Speech on Motion of Thanks for the Chief Executive’s Policy Address 2013: Population Policy(2013.01.30)

Hong Kong has always been oblivious to the Population Policy issue, causing various problematic practices in the society. This year’s Policy Address finally took the initiative to raise the population capacity issue, reinforcing that immigration must be managed properly.

This year’s Policy Address has pointed out in the introduction that with limited land resources, Hong Kong must take the capacity problem into account in its population and other related policies. It has also emphasized that immigration must be managed properly to accord priority to developing the potentials of Hong Kong people; and provide more opportunities for young people, women and the elderly to join the workforce to enhance our productivity. The objective is to make the best use of our local talent pool and, when necessary, take in immigrants to make up any shortfall.

Although the Policy Address has not blatantly stated that a Population Policy will be drawn up, its meaning has made this rather obvious. As a matter of fact, the government has clearly indicated that the population issue will be listed as an essential consideration when drawing up policies. I believe the government has taken a correct first step. The next step is to formulate a clear Population Policy, so that when the government establishes education, housing and medical policies, there is an objective and concrete consideration guideline. A simple example would be when the government foresees an increase in the number of children born to non-local parents coming to Hong Kong in the next few years; the various government departments must take these elements into account when formulating policies or service proposals.

One of the problems caused by overlooking the Population Policy is having no restrictions on non-local women giving birth in Hong Kong. Not only does it cause chaos in delivery rooms in Hong Kong hospitals, it also creates huge burdens for various social services in the long run, for example education and housing. According to statistics, the number of children born to non-local parents has reached 220,000. I think that the government should initiate investigations on when these non-local children plan to settle in Hong Kong and form a database, so that various departments can have a clearer grasp of the population change when formulating policies. If nothing is done, these children born to non-local parents will only become a time bomb to the society. In fact, the government has never looked into this issue in the past.

As for immigration management, I have mentioned many times in the past – apart from the issue of children born to non-local parents, we must also face the problem of Mainlanders coming to Hong Kong with the one-way permit. From 1998 to 2011, the number of Mainlanders who came to Hong Kong with the one-way permit has exceeded 660,000, which is 10% of Hong Kong’s total population. Most of them are grassroots citizens. Their reason for coming to Hong Kong is to reunite with family, thus these applications cannot be rejected. However, Hong Kong can do a better job on planning and preparation. For example, the government can provide more targeted employment training or counseling services to prevent another incongruous urban planning like Tin Shui Wai, the “City of Sadness”.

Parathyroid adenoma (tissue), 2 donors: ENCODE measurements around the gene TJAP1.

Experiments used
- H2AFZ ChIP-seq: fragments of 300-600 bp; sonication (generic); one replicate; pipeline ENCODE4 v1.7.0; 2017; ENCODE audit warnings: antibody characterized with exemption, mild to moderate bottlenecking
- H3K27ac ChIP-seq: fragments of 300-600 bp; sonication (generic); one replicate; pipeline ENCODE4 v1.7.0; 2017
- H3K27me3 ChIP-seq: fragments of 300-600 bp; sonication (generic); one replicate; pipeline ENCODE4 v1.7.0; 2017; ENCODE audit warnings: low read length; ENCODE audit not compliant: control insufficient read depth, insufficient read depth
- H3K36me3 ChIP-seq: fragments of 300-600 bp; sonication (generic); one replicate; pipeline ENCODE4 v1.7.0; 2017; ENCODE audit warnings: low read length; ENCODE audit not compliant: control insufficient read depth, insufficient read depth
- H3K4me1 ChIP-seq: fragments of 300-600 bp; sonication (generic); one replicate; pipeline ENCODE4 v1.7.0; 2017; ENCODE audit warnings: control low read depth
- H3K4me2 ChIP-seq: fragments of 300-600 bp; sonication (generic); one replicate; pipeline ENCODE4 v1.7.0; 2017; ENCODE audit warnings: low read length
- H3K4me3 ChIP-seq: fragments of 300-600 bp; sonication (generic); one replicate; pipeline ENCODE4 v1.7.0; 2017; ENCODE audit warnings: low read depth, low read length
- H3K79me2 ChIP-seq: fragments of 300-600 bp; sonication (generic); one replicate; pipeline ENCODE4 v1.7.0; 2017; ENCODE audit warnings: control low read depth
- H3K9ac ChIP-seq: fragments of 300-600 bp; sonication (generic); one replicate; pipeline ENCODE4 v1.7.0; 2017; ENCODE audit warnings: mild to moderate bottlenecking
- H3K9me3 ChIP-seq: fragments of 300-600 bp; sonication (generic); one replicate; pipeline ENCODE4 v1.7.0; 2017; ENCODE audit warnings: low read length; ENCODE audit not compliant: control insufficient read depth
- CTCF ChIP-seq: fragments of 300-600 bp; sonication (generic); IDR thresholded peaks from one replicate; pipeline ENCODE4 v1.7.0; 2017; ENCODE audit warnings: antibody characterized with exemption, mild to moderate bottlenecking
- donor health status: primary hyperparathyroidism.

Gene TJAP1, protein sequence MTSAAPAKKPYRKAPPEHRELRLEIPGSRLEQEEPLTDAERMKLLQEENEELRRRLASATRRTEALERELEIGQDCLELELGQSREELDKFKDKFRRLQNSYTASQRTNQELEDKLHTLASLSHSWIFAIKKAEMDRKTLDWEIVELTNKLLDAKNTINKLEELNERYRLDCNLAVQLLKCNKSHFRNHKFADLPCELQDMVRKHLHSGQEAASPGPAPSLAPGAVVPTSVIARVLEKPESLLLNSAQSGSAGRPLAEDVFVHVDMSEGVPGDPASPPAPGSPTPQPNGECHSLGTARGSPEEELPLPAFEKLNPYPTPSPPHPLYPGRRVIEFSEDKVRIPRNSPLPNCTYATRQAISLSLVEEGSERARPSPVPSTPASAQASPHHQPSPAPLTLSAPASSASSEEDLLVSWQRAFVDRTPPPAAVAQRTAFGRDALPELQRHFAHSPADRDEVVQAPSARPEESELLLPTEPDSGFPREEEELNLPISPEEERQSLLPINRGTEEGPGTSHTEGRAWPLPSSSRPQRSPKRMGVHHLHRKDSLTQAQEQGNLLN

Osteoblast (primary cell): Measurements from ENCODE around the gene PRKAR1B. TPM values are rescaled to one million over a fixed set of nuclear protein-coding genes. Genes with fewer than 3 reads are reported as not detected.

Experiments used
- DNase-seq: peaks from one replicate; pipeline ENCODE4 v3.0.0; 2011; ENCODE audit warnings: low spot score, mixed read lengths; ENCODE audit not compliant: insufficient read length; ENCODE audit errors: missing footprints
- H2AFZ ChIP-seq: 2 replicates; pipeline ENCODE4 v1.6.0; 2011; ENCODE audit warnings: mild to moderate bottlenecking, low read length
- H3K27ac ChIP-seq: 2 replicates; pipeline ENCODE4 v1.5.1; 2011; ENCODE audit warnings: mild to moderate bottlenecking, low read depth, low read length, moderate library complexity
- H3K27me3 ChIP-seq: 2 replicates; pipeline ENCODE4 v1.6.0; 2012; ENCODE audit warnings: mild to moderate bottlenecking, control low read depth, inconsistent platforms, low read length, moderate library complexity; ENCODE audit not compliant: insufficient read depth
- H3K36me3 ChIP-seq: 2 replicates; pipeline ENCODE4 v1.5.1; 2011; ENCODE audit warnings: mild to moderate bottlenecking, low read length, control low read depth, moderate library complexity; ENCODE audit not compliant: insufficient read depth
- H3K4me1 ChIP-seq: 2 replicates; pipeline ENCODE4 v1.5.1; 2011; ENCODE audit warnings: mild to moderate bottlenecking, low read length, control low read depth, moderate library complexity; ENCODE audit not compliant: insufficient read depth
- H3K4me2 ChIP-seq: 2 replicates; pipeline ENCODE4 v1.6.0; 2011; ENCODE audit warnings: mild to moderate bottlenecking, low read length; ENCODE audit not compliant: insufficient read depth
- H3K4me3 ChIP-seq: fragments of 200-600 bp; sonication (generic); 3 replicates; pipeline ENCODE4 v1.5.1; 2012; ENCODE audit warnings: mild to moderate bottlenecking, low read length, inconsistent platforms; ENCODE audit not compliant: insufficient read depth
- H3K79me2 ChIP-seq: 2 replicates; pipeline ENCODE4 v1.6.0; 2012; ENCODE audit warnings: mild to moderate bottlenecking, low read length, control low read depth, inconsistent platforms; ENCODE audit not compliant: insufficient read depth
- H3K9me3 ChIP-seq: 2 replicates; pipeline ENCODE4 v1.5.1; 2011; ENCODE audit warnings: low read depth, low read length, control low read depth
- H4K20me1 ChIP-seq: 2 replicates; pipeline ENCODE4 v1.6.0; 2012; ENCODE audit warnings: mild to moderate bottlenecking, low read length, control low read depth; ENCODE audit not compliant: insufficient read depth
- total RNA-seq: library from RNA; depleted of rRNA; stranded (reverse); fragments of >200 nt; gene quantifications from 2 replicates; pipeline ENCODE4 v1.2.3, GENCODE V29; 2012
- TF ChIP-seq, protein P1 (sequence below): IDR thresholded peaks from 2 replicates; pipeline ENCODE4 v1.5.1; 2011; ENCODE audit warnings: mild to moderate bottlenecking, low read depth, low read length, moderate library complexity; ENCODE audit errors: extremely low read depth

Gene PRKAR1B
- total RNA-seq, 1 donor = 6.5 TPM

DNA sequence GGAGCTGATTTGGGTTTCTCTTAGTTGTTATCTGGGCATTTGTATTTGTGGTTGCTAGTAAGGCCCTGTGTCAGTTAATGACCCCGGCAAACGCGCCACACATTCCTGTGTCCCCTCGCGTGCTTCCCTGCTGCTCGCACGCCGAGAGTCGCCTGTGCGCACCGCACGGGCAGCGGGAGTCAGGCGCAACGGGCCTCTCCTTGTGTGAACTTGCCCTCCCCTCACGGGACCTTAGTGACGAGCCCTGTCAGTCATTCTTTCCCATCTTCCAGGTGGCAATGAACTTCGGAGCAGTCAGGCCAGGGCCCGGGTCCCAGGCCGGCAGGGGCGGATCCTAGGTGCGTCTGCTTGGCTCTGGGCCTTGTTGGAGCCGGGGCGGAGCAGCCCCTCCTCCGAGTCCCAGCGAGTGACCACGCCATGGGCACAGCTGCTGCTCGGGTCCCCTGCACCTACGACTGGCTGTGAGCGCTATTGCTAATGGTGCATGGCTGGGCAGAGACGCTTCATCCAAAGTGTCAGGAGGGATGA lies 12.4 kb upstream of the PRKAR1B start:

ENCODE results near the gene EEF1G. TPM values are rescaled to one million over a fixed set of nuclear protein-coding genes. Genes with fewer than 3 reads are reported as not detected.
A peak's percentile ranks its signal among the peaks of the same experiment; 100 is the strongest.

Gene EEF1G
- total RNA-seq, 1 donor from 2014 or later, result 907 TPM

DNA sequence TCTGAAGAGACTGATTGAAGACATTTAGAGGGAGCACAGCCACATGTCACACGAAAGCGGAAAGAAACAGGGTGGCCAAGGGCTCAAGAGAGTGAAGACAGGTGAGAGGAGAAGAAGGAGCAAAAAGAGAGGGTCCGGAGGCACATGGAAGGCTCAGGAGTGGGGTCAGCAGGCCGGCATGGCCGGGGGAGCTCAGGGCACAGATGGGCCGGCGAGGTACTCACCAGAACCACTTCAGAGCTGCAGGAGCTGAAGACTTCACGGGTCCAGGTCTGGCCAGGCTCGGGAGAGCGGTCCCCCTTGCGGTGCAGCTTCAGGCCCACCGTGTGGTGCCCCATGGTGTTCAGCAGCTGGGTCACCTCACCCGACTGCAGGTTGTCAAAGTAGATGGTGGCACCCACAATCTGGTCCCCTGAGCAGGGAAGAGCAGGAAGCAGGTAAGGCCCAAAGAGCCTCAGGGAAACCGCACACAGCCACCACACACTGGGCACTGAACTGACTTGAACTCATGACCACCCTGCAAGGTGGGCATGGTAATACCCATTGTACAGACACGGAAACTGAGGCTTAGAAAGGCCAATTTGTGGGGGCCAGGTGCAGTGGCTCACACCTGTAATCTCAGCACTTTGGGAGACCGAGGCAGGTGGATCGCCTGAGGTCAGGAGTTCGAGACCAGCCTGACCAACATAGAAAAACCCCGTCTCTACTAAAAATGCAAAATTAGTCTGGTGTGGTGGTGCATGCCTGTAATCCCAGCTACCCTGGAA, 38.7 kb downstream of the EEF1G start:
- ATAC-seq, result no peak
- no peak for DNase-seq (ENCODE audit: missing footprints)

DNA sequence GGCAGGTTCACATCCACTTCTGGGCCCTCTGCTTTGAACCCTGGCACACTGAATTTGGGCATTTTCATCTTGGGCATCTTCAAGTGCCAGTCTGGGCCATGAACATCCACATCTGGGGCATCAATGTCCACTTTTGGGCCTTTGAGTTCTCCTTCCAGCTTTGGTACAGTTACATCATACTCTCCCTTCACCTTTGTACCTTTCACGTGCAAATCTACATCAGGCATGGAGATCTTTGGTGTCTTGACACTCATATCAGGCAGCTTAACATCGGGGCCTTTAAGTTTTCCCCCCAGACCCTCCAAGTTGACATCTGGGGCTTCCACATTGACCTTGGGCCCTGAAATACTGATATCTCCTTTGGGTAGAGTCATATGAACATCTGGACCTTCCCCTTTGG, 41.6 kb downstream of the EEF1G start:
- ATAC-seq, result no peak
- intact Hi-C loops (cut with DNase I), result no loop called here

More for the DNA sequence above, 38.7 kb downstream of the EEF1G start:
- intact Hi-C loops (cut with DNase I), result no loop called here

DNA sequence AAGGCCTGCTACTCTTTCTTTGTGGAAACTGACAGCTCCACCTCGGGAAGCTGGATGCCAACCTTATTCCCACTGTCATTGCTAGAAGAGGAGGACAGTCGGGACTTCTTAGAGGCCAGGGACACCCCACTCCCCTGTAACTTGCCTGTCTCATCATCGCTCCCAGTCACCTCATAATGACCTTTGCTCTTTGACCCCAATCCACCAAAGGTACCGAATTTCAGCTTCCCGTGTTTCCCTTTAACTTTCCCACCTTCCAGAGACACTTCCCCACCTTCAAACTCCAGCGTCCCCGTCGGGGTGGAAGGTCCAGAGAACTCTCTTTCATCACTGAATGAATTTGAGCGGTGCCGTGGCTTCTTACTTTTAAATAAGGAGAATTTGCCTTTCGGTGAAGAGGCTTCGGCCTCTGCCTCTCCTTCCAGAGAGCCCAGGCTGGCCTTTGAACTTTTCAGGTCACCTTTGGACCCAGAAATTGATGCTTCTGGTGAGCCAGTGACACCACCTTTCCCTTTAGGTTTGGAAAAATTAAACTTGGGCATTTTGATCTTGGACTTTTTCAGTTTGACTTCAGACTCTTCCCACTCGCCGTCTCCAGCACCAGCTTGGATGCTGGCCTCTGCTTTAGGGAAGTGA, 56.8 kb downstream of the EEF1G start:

Moreover, I would like to address the poverty issue, which has tormented Hong Kong for many years. The new administration has already established the Commission on Poverty and has listed the formulation of the “poverty line” as its first task. I support the establishment of this Commission and the formulation of the “poverty line” as a criterion to poverty alleviation, so that various poverty alleviation measures can be formulated according to this “poverty line”. I look forward to seeing the poverty alleviation tasks achieving their aims in the future.

One cause of poverty is the aging population in Hong Kong. As stated in the Policy Address, the number of people aged 65 or over will increase from 940,000 to 2.56 million after 30 years. The government must deal with the negative impact of the aging population as soon as possible. I have always believed that the MPF is only the retirement protection system of the employed; its flaw is that it does not provide enough protection for people with low income nor for people who will soon retire. Therefore, the government should formulate a retirement protection system which targets people with low income, so that it can make up for the shortcomings of the MPF and at the same time, relieve the pressure of the aging population.

As for other welfare issues, I believe we must optimize the Support for Self-reliance Scheme under the Comprehensive Social Security Assistance, so as to encourage healthy able-bodied recipients to work to rebuild their lives. Apart from considering an increase in the maximum amount of “Disregarded Earnings”, we can also think about reducing the amount of deductions against assistance payment if recipient finds a job with income. The recipient must deposit the excessive amount into a specific account, so when he/she is in need of financial assistance, the money can be withdrawn. This can strengthen the effectiveness of the Self-reliance Scheme.

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